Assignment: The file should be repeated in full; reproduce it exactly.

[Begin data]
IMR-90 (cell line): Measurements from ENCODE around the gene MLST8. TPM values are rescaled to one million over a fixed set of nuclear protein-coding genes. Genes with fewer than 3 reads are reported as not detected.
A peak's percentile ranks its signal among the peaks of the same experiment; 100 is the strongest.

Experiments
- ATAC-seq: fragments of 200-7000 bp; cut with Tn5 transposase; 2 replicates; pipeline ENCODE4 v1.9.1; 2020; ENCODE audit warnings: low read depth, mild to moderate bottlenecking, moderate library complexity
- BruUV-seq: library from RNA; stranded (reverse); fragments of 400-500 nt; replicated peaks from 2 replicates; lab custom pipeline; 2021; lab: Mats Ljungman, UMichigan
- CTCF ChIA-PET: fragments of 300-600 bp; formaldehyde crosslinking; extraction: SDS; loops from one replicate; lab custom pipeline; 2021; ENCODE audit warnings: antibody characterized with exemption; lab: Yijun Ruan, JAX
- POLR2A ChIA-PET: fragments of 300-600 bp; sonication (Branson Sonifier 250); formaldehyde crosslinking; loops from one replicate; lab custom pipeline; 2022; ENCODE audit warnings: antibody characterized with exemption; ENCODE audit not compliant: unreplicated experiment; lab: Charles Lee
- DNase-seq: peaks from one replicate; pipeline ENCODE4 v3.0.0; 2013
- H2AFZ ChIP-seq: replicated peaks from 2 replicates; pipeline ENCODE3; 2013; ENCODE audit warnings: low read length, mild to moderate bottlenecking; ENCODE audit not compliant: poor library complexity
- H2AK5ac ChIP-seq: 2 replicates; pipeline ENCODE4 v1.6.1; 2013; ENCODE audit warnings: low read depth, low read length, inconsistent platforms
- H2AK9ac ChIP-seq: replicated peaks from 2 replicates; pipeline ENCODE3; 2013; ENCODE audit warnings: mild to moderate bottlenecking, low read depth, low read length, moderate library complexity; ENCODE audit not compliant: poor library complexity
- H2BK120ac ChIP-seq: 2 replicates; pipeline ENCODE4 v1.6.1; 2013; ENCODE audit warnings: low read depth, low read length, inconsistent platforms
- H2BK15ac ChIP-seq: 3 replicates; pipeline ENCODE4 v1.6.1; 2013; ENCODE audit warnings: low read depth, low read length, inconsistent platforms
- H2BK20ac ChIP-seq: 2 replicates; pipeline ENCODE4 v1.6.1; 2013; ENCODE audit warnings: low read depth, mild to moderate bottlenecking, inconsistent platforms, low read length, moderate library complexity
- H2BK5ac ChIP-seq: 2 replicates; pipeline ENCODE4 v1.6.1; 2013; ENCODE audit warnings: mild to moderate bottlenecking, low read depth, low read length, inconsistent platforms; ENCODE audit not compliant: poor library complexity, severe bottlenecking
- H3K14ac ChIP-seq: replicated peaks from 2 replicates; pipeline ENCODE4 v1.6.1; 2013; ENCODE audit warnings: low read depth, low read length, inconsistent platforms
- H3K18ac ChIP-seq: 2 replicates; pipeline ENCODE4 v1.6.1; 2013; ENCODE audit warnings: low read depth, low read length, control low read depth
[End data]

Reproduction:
IMR-90 (cell line): Measurements from ENCODE around the gene MLST8. TPM values are rescaled to one million over a fixed set of nuclear protein-coding genes. Genes with fewer than 3 reads are reported as not detected.
A peak's percentile ranks its signal among the peaks of the same experiment; 100 is the strongest.

Experiments
- ATAC-seq: fragments of 200-7000 bp; cut with Tn5 transposase; 2 replicates; pipeline ENCODE4 v1.9.1; 2020; ENCODE audit warnings: low read depth, mild to moderate bottlenecking, moderate library complexity
- BruUV-seq: library from RNA; stranded (reverse); fragments of 400-500 nt; replicated peaks from 2 replicates; lab custom pipeline; 2021; lab: Mats Ljungman, UMichigan
- CTCF ChIA-PET: fragments of 300-600 bp; formaldehyde crosslinking; extraction: SDS; loops from one replicate; lab custom pipeline; 2021; ENCODE audit warnings: antibody characterized with exemption; lab: Yijun Ruan, JAX
- POLR2A ChIA-PET: fragments of 300-600 bp; sonication (Branson Sonifier 250); formaldehyde crosslinking; loops from one replicate; lab custom pipeline; 2022; ENCODE audit warnings: antibody characterized with exemption; ENCODE audit not compliant: unreplicated experiment; lab: Charles Lee
- DNase-seq: peaks from one replicate; pipeline ENCODE4 v3.0.0; 2013
- H2AFZ ChIP-seq: replicated peaks from 2 replicates; pipeline ENCODE3; 2013; ENCODE audit warnings: low read length, mild to moderate bottlenecking; ENCODE audit not compliant: poor library complexity
- H2AK5ac ChIP-seq: 2 replicates; pipeline ENCODE4 v1.6.1; 2013; ENCODE audit warnings: low read depth, low read length, inconsistent platforms
- H2AK9ac ChIP-seq: replicated peaks from 2 replicates; pipeline ENCODE3; 2013; ENCODE audit warnings: mild to moderate bottlenecking, low read depth, low read length, moderate library complexity; ENCODE audit not compliant: poor library complexity
- H2BK120ac ChIP-seq: 2 replicates; pipeline ENCODE4 v1.6.1; 2013; ENCODE audit warnings: low read depth, low read length, inconsistent platforms
- H2BK15ac ChIP-seq: 3 replicates; pipeline ENCODE4 v1.6.1; 2013; ENCODE audit warnings: low read depth, low read length, inconsistent platforms
- H2BK20ac ChIP-seq: 2 replicates; pipeline ENCODE4 v1.6.1; 2013; ENCODE audit warnings: low read depth, mild to moderate bottlenecking, inconsistent platforms, low read length, moderate library complexity
- H2BK5ac ChIP-seq: 2 replicates; pipeline ENCODE4 v1.6.1; 2013; ENCODE audit warnings: mild to moderate bottlenecking, low read depth, low read length, inconsistent platforms; ENCODE audit not compliant: poor library complexity, severe bottlenecking
- H3K14ac ChIP-seq: replicated peaks from 2 replicates; pipeline ENCODE4 v1.6.1; 2013; ENCODE audit warnings: low read depth, low read length, inconsistent platforms
- H3K18ac ChIP-seq: 2 replicates; pipeline ENCODE4 v1.6.1; 2013; ENCODE audit warnings: low read depth, low read length, control low read depth